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GPS obsessed

Sunday
26 February 2017

Building Safe Jobsites

By James Neely/Guest Author

For residents in urban areas, construction is a part of life. Almost all city dwellers will encounter a construction site at some point in their day, and some will see bulldozers and dump trucks when they look out the front window. But where does all that construction equipment go at the end of the workday? It’s not feasible to pack everything up and cart it back to a warehouse or secure parking area, and for that reason many contractors will leave vehicles and equipment in place on the jobsite where they become tempting targets for theft. In order to reduce the chances of losing equipment and materials over the course of a job, more and more companies have begun protecting their construction equipment with GPS tracking systems.

A GPS tracking device placed inside a vehicle or on a piece of equipment or material will send signals at intervals to a computer, allowing construction managers to monitor their assets even when away from the job site. If a piece of equipment is stolen, law enforcement officers can recover it much more quickly with the information provided by the tracking unit than they could without that information. Companies that choose not to implement GPS tracking technology on the job site see thousands of dollars in losses each year due to theft since many of the vehicles stolen will never be recovered, while those that do monitor their equipment with the technology see savings in the thousands.

In addition to location monitoring, GPS tracking also provides construction managers with information about their employees’ driving habits. They can tell which drivers maintain the speed limit in their company vehicles, which ones leave equipment idling over the lunch break, and which ones take a detour for personal reasons while driving the company vehicle on the clock. Information can be viewed in real time or as a report at the end of the day, with each stop noted along with the length of time spent at each place. With this information in hand, managers can implement training programs that teach drivers how to conserve fuel and they can address any problem behavior that crops up.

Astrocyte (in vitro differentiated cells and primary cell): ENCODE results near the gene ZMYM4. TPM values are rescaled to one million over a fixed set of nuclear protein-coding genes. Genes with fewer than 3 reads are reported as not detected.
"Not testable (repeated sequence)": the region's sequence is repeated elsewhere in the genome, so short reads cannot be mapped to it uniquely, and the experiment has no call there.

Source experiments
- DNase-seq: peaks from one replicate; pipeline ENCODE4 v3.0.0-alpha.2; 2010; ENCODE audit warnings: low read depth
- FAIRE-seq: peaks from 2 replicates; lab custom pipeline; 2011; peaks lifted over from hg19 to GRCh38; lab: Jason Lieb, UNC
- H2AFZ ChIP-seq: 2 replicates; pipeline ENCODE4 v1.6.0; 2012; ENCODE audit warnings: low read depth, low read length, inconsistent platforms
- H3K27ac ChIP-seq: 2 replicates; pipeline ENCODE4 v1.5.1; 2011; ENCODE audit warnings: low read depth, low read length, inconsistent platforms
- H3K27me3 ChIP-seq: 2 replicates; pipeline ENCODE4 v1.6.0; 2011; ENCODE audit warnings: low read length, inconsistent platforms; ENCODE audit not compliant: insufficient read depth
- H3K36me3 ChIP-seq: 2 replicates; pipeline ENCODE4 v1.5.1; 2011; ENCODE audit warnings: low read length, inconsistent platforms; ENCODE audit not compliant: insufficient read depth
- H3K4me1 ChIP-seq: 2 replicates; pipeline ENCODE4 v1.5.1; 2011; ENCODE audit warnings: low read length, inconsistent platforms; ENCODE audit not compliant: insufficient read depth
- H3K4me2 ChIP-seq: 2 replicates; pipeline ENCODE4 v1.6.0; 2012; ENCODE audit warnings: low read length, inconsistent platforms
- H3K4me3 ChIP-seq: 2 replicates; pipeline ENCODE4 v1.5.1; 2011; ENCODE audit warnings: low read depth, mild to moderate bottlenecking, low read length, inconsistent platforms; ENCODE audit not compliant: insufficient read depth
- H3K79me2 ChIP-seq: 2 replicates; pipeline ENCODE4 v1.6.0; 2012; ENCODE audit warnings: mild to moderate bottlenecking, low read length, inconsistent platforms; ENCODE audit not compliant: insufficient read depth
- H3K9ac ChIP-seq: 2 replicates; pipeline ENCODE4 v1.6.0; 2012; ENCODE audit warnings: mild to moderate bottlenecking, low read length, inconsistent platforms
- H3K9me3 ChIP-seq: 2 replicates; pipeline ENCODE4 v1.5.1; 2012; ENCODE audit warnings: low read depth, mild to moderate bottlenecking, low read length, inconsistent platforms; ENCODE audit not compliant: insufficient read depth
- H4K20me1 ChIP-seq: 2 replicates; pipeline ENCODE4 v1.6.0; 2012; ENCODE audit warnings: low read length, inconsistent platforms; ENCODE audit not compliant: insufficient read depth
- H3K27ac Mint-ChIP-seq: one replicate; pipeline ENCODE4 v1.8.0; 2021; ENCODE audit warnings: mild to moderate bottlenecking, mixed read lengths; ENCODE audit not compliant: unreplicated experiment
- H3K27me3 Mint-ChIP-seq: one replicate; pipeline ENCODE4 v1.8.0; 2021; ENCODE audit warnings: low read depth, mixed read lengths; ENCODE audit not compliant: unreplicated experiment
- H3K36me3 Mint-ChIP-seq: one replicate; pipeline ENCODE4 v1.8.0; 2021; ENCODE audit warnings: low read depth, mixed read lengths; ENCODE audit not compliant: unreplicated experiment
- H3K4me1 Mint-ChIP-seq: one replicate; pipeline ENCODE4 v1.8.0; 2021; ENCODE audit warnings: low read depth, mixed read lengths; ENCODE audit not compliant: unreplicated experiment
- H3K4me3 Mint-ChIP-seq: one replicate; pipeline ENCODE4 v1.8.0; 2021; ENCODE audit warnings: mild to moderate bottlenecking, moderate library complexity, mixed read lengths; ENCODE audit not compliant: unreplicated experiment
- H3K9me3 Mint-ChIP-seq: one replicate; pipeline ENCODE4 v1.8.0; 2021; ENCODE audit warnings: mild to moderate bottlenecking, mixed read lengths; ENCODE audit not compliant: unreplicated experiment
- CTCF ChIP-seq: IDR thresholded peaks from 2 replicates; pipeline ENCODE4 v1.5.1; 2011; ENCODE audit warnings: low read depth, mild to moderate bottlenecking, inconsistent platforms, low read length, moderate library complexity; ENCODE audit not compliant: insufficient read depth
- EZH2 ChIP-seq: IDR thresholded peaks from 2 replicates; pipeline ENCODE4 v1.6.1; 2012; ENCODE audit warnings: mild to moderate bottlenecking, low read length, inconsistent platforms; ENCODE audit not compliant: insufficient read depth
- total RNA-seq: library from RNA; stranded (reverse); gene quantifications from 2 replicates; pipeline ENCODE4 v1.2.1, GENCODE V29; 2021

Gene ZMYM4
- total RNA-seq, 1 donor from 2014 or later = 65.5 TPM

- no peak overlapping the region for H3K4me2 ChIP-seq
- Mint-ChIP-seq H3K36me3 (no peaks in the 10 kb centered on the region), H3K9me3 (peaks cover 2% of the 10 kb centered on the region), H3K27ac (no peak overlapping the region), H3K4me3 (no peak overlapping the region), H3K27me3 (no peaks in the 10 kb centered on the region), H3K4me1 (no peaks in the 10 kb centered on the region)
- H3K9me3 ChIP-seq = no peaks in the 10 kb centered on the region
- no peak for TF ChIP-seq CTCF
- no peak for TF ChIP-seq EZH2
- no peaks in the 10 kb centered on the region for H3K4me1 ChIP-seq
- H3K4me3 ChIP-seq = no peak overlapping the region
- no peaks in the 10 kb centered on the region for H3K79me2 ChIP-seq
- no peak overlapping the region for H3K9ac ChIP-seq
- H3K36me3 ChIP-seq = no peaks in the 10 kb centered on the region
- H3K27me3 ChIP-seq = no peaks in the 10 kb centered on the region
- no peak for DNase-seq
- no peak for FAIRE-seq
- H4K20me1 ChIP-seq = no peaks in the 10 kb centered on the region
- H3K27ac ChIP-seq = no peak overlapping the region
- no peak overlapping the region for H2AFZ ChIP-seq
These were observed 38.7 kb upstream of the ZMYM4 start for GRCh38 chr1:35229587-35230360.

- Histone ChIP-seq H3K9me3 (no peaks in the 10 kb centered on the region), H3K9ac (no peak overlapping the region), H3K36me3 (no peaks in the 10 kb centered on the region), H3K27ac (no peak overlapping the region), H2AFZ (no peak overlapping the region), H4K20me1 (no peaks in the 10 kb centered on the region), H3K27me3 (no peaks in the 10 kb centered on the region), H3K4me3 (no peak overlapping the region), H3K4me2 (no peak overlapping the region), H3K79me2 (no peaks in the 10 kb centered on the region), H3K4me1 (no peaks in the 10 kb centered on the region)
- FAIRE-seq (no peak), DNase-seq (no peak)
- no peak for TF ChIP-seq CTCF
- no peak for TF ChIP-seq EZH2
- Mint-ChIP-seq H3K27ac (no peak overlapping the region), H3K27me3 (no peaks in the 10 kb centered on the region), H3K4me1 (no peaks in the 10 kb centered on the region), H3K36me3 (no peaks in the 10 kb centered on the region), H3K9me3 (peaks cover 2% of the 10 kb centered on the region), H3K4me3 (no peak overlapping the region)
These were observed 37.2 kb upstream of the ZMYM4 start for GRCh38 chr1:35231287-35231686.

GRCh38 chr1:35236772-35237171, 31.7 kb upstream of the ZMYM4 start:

Companies across the nation currently face economic struggles, but GPS tracking provides construction businesses with the knowledge and resources they need to make the most of every dollar. Savings garnered by conserving fuel and protecting assets from theft will quickly justify the cost of implementing GPS tracking units for the jobsite.

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Into the Blue

From elementary school on, children and adults alike display a fascination with paper airplanes. There’s something about the ability to build a flying machine with nothing more than two hands and a piece of paper that ignites the imagination, leading to some really fantastic creations. While most people limit their paper plane construction to simple projects constructed during idle moments, some take the hobby much further. One of the most daring paper plane projects is set to launch this summer in the United Kingdom. The aircraft will be carried aloft by a weather balloon with a GPS tracking unit attached and then released remotely, with the intention of setting the record for the longest paper plane flight in history.

The GPS tracking device carried by the Vulture 1, as the plane has been dubbed, will send signals every couple of minutes to a computer, allowing viewers to watch the plane’s progress and also to locate it once it has reached the ground. Dedicated plane watchers can follow the flight in real time via their computers as the GPS unit sends each signal rather than waiting for a complete report at the end of the flight.

The masterminds of the project have already given their GPS tracking unit its first test run by carrying it in a vehicle through some remote parts of the country, with outstanding results. Despite traveling through various terrains, the GPS tracking unit continued to transmit and produced an accurate log of its travels. The technology works by sending a signal from the transmitter to a computer and then plotting the unit’s location at each transmission on a map. As launch day approaches, fans of the project can expect a progress map that reports location at each transmission accurately within a few feet.

While most of us will never send a paper plane launching into the sky with a GPS tracking unit attached, still, almost everyone can benefit from the technology that will be carried by the plane. GPS tracking devices can assist in care for the elderly, keep children safe, protect your vehicle, monitor criminals on parole, and keep an eye on the family pet. They provide a measure of safety and peace of mind that can’t be achieved any other way, since they provide another pair of eyes to watch out for the people and things you care about most when you can’t be there.

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Private Eye in the Digital Age

By James Neely/Guest Author